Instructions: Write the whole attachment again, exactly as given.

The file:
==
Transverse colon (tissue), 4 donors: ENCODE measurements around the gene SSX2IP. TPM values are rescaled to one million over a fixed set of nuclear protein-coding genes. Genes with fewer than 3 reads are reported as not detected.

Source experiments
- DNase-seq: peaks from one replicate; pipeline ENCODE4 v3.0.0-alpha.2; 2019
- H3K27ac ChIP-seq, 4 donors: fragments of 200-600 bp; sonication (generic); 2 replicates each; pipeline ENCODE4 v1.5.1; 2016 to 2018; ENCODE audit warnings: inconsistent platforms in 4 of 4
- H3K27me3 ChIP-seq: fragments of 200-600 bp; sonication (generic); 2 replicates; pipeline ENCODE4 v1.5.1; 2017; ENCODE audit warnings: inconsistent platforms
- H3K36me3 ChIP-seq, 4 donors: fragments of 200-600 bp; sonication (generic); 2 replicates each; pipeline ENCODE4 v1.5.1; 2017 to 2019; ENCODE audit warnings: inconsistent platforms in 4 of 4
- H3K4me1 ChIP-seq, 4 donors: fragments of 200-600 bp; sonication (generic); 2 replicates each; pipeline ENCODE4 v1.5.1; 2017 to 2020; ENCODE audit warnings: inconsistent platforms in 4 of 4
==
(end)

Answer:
Transverse colon (tissue), 4 donors: ENCODE measurements around the gene SSX2IP. TPM values are rescaled to one million over a fixed set of nuclear protein-coding genes. Genes with fewer than 3 reads are reported as not detected.

Source experiments
- DNase-seq: peaks from one replicate; pipeline ENCODE4 v3.0.0-alpha.2; 2019
- H3K27ac ChIP-seq, 4 donors: fragments of 200-600 bp; sonication (generic); 2 replicates each; pipeline ENCODE4 v1.5.1; 2016 to 2018; ENCODE audit warnings: inconsistent platforms in 4 of 4
- H3K27me3 ChIP-seq: fragments of 200-600 bp; sonication (generic); 2 replicates; pipeline ENCODE4 v1.5.1; 2017; ENCODE audit warnings: inconsistent platforms
- H3K36me3 ChIP-seq, 4 donors: fragments of 200-600 bp; sonication (generic); 2 replicates each; pipeline ENCODE4 v1.5.1; 2017 to 2019; ENCODE audit warnings: inconsistent platforms in 4 of 4
- H3K4me1 ChIP-seq, 4 donors: fragments of 200-600 bp; sonication (generic); 2 replicates each; pipeline ENCODE4 v1.5.1; 2017 to 2020; ENCODE audit warnings: inconsistent platforms in 4 of 4